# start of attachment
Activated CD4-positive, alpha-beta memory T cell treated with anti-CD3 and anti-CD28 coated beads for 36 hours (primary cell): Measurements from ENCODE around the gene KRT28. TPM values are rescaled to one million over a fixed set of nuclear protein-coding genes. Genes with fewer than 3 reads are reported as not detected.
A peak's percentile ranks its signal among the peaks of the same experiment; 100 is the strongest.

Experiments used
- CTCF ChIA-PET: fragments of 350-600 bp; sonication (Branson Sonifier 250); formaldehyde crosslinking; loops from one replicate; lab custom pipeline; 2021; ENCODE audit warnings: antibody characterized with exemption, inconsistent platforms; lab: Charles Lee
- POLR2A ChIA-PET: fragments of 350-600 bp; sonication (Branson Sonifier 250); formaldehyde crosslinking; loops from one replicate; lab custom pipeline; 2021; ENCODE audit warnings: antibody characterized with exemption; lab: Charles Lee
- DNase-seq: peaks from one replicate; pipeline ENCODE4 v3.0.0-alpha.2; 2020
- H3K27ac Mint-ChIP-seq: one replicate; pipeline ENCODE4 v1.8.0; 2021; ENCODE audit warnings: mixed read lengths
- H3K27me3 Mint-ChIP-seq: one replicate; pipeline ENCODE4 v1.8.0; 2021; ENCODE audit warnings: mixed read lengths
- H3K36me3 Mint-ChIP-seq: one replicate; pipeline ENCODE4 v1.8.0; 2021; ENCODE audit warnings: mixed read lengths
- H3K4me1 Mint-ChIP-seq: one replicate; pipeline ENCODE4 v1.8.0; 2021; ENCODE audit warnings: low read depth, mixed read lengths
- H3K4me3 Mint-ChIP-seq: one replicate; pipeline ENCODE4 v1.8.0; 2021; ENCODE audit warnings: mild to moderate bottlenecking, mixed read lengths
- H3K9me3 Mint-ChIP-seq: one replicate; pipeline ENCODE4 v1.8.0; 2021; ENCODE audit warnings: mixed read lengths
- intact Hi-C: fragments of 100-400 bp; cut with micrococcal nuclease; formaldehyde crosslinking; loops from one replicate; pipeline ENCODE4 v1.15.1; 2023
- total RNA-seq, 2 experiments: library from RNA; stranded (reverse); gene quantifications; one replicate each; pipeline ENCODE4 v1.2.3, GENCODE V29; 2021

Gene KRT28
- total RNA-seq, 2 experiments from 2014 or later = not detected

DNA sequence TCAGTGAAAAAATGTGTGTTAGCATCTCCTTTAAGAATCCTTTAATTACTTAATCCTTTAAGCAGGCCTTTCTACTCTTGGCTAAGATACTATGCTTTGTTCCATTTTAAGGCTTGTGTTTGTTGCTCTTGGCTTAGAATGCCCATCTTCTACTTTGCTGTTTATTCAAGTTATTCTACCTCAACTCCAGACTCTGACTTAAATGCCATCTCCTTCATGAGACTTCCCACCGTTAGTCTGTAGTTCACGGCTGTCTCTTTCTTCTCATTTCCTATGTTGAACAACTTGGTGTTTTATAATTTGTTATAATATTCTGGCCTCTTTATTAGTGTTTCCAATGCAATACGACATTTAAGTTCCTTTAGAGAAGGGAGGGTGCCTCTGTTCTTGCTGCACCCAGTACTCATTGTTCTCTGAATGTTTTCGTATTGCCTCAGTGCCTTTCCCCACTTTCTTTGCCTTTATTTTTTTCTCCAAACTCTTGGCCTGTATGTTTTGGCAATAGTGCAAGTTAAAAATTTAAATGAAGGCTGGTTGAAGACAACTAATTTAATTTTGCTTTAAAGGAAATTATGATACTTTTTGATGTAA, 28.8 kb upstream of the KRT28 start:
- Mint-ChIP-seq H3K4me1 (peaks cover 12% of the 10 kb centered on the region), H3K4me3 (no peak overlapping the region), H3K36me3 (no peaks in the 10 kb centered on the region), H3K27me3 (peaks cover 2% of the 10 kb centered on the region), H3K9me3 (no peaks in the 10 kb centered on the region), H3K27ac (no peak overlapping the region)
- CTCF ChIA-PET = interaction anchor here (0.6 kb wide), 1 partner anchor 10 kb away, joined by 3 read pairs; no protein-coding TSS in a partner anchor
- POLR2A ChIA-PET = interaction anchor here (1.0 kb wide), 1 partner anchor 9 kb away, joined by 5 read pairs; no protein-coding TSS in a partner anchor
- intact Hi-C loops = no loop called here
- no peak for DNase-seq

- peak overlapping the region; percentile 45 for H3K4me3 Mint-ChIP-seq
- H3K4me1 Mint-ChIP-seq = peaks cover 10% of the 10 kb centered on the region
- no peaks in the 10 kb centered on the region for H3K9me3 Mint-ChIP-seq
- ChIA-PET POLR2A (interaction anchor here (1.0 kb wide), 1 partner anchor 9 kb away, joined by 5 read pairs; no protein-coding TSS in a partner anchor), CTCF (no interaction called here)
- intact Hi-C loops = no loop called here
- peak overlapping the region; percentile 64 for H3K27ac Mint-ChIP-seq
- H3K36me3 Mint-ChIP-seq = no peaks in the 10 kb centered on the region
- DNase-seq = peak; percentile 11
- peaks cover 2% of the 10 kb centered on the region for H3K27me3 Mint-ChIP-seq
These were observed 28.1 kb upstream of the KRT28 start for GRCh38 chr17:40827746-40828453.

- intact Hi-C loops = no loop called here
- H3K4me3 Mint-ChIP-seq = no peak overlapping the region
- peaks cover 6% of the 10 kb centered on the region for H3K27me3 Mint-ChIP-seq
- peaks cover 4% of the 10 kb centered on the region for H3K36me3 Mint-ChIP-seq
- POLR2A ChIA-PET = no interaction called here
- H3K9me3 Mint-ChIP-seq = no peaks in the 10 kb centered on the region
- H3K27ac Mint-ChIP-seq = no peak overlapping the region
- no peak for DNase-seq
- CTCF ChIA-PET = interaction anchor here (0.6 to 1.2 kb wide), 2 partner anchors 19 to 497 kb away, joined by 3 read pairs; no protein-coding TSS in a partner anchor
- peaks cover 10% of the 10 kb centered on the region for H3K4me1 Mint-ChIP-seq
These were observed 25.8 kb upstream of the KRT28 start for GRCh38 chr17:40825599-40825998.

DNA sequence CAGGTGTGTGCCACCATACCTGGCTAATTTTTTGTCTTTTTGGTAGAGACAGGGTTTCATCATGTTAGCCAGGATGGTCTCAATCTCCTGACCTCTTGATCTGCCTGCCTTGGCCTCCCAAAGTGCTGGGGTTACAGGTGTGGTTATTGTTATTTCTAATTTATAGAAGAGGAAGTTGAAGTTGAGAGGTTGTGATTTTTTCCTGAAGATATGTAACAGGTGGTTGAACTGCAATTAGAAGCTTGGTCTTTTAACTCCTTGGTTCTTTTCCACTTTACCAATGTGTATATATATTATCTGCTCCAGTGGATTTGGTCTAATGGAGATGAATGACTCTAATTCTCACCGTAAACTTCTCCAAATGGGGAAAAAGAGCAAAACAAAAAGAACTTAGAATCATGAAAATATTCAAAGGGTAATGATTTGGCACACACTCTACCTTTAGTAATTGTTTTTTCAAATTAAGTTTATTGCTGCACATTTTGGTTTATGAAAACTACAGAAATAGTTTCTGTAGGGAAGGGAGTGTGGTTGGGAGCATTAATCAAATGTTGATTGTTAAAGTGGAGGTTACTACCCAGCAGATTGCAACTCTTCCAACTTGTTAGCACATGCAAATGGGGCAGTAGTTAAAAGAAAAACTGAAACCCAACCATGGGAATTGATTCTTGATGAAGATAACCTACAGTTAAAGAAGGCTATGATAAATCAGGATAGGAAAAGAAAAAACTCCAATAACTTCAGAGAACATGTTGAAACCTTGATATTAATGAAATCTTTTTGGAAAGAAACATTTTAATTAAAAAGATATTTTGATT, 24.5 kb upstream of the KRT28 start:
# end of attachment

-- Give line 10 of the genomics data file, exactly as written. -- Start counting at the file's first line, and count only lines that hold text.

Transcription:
- H3K4me1 Mint-ChIP-seq: one replicate; pipeline ENCODE4 v1.8.0; 2021; ENCODE audit warnings: low read depth, mixed read lengths